Anyone who has been reading here for a while has no doubt seen comments from Kristen Tsetsi, a fellow small-press/self-published author. You may also remember my short review of her terrific Operation Iraqi Freedom novel Homefront last year. Now Kristen is preparing an eBay auction to benefit Soldiers’ Angels. From the Soldier’s Angels website:
Soldiers’ Angels is a volunteer-led 501(c)(3) non-profit organization providing aid and comfort to the men and women of the United States Army, Marines, Navy, Air Force, Coast Guard, and their families.
I’ve given one copy each of all four of my published books (just the novels, not the anthologies) to the auction, which also includes a number of other books (including vintage books such as a 1953 copy of The Short Stories of Ernest Hemingway), photographs and other artwork, jewelry, and more. Rather than reiterate everything that Kristen will be listing, I would encourage you to visit her blog and view the variety of items that people have donated to the auction. It’s for a good cause, and Kristen always has something there worth reading.
No random rejections, reviews, or scans of early childhood scribblings this week — it’s the last day of my vacation! But rather than let Sunday go home empty-handed from Scribblings, here’s a randomly selected short story from the unpublished archives. Any resemblance to Night at the Museum is purely coincidental, as this story predates it by many years; any resemblance to the “Zuni Fetish Doll” episode of the old Trilogy of Terror television movie, on the other hand, is less coincidental, although I play the scenario more for comedy than for horror.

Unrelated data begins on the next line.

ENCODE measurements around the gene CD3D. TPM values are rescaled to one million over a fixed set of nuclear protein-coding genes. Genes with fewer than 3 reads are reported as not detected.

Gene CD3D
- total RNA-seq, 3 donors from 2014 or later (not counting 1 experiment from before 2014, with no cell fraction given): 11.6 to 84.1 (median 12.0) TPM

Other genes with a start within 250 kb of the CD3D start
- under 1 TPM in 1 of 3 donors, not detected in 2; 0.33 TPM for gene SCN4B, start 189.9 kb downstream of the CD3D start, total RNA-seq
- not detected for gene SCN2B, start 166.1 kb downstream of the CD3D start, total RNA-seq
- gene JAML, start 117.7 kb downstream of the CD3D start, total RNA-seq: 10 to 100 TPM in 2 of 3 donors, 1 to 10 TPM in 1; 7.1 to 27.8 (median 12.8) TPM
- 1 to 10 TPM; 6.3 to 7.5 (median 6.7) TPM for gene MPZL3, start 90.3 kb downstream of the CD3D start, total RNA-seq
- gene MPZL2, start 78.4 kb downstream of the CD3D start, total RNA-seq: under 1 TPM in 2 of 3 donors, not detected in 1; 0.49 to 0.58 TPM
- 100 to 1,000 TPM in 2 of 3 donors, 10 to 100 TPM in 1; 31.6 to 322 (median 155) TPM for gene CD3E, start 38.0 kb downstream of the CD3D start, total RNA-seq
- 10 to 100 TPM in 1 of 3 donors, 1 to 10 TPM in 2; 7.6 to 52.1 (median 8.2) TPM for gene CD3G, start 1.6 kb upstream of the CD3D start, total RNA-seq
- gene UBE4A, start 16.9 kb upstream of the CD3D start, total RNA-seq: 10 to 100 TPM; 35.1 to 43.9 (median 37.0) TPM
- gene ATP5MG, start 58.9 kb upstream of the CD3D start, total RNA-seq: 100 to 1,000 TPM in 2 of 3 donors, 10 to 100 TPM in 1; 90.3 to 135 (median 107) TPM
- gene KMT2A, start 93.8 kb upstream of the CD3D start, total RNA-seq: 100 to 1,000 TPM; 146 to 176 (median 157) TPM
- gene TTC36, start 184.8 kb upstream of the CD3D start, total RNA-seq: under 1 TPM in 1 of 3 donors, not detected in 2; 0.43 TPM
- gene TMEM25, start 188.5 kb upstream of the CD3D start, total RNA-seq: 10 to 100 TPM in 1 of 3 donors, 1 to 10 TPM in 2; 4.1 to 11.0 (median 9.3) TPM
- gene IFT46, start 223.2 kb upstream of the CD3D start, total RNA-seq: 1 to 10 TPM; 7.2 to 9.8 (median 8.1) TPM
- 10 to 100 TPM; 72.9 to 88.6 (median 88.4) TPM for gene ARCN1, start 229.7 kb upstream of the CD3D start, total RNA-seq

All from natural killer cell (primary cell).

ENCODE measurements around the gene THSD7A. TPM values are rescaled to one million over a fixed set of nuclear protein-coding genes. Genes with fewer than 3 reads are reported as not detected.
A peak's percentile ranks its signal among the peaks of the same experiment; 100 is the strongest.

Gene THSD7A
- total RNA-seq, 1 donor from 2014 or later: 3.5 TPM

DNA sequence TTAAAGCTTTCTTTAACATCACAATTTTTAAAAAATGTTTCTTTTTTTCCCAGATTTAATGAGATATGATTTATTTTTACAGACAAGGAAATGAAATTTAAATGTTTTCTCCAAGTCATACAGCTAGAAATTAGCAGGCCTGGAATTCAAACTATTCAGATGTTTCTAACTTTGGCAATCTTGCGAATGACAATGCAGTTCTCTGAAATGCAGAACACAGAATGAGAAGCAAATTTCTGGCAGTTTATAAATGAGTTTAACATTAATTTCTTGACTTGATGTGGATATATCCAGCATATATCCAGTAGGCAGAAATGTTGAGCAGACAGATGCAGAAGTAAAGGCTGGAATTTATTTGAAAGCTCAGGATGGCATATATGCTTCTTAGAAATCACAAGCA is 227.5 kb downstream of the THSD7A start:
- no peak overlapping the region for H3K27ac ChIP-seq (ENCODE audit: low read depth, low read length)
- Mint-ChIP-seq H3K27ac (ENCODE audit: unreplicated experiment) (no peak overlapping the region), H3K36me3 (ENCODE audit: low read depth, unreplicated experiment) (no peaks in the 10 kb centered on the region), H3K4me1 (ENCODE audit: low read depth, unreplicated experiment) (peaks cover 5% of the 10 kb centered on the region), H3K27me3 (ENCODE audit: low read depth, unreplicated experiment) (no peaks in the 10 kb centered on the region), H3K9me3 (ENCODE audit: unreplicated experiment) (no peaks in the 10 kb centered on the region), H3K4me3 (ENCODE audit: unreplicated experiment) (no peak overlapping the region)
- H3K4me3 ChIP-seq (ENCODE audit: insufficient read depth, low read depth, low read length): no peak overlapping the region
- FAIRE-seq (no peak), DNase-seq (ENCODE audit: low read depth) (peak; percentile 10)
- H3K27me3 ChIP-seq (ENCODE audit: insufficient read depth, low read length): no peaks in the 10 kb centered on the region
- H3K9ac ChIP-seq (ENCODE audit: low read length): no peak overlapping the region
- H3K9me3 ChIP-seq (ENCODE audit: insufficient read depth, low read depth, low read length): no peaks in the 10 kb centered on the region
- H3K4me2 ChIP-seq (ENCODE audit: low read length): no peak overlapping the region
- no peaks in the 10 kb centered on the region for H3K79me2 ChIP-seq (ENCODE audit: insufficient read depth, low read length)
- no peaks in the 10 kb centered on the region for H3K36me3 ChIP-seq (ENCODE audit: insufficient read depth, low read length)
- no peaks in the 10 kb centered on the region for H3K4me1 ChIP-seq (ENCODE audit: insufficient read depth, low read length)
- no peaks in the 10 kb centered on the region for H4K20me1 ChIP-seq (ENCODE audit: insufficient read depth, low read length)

One interesting thing about this story is its reliance on the Internet for a few plot points, making it probably one of the first stories I wrote that did so. Another issue that befell this story is that, as I used to do with all my books and stories, it was originally stored in Microsoft Binder format — a format that has since been abandoned. Although there is an extractor that is supposed to be able to pull the contents of a Binder file out into their component files, it didn’t work all that well on this file, and I was forced to reconstruct it by looking at the binary (gibberish-filled) Binder file itself, and piece the story together that way. I think I got all of it, but I’m not completely sure (although I do know that the ending that’s there is original and complete). The moral of this story is to be wary of weird minor proprietary file formats, or else to make sure you always keep (and can run) a copy of the original software that created the files.
And now for our feature presentation, “The Patter of Little Feet”!
The results are in and the readers’ choice for the April scene of the month, A Flock of Crows is Called a Murder, has now been published. If you would like to vote for your selection for the May scene of the month, you can start doing so now!
The votes are in and the readers’ choice for a “scene of the month” is A Flock of Crows is Called a Murder, which squeaked in ahead of Dragon Stones by one vote. Pulling down a copy of Crows off the shelf and flipping through it to a random page, I now present not one scene, but two, back-to-back; because that’s how we roll around here.
Together, these two scenes form the pivotal section of Crows that could be described as “the part where everything starts going straight to hell”.